India For Fast Tracking Talks To Find Permanent Solution To Food Stockholding At WTO Meet In Feb

India urges WTO members to expedite negotiations for a permanent solution to public stockholding for food security at the February WTO meeting, amidst divergent views and a looming food insecurity crisis.
Permanent Solution To Food  Stockholding
Permanent Solution To Food Stockholding

India has asked WTO members to fast-track talks on finding a permanent solution on the public stockholding for food security issue at the ministerial-level meeting of the WTO in February, but some countries differ on this, an official said.

The issue was discussed at a WTO (World Trade Organisation) agriculture negotiations meeting held on January 16.

In the meeting, the US stated that "given members' deeply divergent views", a permanent solution for public stockholding for food security purposes by the 13th Ministerial Conference (MC) is "not possible", the Geneva-based official said.

The MC is the highest decision-making body of the Geneva-based global trade watchdog WTO. The 13th MC meeting is scheduled for next month in Abu Dhabi.

In its presentation, India stated that the public stock-holding (PSH) has to be dealt with separately on a "fast track mode and emphasized that it has to be delivered at MC13", the official added.

According to the officials, the US has stated that India's push for a standalone PSH outcome or prioritizing this issue before others "has not worked."

Certain developed countries are of the view that the Bali MC decision (of 2013) has enabled India to become the biggest rice exporter.

They allege that food stocks bought at government-administered prices (normally higher than market prices) are trade-distortive subsidies and must be addressed within the overall agriculture negotiation framework.

India has time and again pitched for finding a permanent solution to the issue.

Due to the acute food insecurity crisis in many corners of the world, there was a strong sentiment among members that any package on agriculture at MC13 should have an outcome of food security at its core.

However, many fear that the current fragmentation in the PSH issue might risk yielding no results on the food security issue and agriculture as a whole.

With MC13 fast approaching (26-29 February), members were asked to brainstorm on realistic outcomes for the PSH issue at MC13 and how to achieve them during the meeting.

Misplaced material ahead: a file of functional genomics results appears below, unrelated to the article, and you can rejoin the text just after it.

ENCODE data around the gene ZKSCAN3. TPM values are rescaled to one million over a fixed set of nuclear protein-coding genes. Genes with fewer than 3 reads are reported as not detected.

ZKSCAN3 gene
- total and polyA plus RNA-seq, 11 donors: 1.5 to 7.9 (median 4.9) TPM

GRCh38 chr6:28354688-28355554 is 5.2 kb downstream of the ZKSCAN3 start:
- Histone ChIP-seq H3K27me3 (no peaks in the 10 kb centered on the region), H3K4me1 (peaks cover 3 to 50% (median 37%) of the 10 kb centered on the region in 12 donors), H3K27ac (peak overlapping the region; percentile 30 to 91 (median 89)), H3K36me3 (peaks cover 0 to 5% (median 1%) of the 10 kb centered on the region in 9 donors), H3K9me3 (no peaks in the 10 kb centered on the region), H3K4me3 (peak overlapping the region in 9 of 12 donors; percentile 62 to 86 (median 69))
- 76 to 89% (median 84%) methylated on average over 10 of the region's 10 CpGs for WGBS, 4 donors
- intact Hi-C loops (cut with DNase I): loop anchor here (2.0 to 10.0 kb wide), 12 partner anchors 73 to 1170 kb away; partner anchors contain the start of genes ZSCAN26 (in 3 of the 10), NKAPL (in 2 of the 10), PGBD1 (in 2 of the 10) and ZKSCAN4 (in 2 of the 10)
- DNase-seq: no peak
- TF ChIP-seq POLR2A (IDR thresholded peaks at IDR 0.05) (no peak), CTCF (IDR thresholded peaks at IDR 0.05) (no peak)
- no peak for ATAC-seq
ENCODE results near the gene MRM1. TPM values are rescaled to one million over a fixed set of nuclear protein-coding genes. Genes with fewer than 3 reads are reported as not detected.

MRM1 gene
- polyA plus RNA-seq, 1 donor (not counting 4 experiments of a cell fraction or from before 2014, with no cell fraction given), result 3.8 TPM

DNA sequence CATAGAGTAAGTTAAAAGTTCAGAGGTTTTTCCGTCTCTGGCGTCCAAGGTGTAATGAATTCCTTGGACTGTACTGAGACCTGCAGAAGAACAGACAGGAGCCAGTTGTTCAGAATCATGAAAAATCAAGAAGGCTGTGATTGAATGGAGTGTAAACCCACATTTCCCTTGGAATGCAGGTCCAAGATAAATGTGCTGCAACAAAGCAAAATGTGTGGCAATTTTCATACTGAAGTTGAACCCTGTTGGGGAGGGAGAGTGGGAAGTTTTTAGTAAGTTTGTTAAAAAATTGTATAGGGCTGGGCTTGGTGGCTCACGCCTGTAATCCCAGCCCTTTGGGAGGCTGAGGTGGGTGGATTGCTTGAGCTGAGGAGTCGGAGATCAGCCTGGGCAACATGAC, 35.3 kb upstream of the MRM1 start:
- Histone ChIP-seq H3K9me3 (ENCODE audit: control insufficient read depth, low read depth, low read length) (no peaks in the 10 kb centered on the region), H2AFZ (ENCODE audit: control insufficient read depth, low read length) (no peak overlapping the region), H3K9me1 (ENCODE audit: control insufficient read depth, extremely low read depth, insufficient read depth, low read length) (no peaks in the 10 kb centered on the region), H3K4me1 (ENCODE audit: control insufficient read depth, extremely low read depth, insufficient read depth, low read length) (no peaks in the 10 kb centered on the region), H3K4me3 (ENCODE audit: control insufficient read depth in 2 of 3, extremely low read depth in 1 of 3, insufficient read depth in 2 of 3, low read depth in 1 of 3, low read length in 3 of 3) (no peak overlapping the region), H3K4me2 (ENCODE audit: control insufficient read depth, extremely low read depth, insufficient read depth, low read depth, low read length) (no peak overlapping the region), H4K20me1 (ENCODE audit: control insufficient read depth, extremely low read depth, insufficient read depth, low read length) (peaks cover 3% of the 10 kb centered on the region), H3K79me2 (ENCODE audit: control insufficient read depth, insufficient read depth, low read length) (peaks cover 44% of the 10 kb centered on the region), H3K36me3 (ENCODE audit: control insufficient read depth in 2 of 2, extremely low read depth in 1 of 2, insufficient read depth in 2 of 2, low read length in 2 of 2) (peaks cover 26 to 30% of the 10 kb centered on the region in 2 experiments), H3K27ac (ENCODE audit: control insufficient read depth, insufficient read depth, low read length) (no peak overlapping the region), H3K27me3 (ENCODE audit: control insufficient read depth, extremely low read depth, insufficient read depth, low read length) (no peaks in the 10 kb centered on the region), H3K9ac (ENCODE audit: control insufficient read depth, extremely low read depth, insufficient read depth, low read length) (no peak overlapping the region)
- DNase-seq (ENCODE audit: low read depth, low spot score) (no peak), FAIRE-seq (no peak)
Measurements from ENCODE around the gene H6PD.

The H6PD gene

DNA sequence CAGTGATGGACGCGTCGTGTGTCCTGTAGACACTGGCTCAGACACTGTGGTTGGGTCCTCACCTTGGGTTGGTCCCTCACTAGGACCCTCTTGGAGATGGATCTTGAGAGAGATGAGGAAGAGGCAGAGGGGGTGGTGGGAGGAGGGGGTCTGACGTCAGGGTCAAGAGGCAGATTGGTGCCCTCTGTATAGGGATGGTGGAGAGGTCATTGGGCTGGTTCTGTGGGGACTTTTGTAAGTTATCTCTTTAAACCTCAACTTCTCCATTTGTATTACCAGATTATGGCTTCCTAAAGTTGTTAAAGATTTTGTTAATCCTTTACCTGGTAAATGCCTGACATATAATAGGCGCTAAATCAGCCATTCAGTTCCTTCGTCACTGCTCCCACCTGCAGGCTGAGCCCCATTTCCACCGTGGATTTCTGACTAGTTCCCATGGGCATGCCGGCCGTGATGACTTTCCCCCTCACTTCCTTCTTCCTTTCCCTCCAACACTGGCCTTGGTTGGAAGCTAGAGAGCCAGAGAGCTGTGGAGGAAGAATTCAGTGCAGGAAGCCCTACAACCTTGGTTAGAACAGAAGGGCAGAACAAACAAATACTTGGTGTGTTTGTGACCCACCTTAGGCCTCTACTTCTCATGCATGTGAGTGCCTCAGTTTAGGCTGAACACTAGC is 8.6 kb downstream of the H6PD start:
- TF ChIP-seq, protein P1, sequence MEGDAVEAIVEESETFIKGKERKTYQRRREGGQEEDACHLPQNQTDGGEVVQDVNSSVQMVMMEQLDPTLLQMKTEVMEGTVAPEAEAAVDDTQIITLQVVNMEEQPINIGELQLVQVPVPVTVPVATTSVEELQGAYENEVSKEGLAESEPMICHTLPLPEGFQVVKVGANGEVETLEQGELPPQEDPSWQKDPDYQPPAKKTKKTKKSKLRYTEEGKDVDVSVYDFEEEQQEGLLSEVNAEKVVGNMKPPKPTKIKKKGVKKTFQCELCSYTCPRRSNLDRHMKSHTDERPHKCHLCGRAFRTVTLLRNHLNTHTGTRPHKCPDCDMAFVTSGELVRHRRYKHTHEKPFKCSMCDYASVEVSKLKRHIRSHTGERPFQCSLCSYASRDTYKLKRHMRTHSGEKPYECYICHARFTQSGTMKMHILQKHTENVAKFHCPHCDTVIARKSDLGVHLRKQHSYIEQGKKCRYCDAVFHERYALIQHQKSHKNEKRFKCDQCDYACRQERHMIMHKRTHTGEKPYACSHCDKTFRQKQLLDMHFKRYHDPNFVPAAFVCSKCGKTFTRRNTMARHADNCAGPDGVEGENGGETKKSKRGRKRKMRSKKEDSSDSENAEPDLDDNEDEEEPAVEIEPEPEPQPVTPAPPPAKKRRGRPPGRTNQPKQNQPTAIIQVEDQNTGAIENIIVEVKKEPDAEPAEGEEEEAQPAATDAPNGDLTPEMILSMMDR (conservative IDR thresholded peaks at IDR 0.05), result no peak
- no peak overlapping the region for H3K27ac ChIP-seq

India has earlier dismissed arguments for alternative food security solutions beyond PSH (public stock holding) and SSM (special safeguard mechanism) and believes that market access and export restrictions are not worth the effort.

As part of the solution, India has pitched for the need to recalculate the external reference prices to reflect the impact of inflation and other economic factors on food stock prices.

New Delhi has also asked for things like amendments in the formula to calculate the food subsidy cap and inclusion of programmes implemented after 2013 under the ambit of 'Peace Clause'.

As an interim measure, the WTO members at the Bali ministerial meeting in December 2013 had agreed to put in place a mechanism popularly called Peace Clause and committed to negotiating an agreement for a permanent solution.

Under the Peace Clause, WTO members agreed to refrain from challenging any breach in the prescribed ceiling by a developing nation at the dispute settlement forum of the WTO.

This clause will stay till a permanent solution is found to the food stockpiling issue.

Under global trade norms, a WTO member country's food subsidy bill should not breach the limit of 10 per cent of the value of production based on the reference price of 1986-88.

Subsidies over and above the prescribed ceiling are seen as trade distorting. The limit is fixed at 10 per cent of the value of food production for developing countries like India.

India has earlier informed the World Trade Organisation that it has used the peace clause to provide excess support measures to rice farmers for marketing year 2020-21, in order to meet the domestic food security needs of its poor population.

The Geneva-based 164-member multi-lateral body deals with global exports and import-related norms. Besides, it adjudicates trade disputes between the member countries.

At the 12th ministerial conference in Geneva in 2022, despite making progress on the food security front, members were unable to arrive at an agreement on the agriculture reform work plan.

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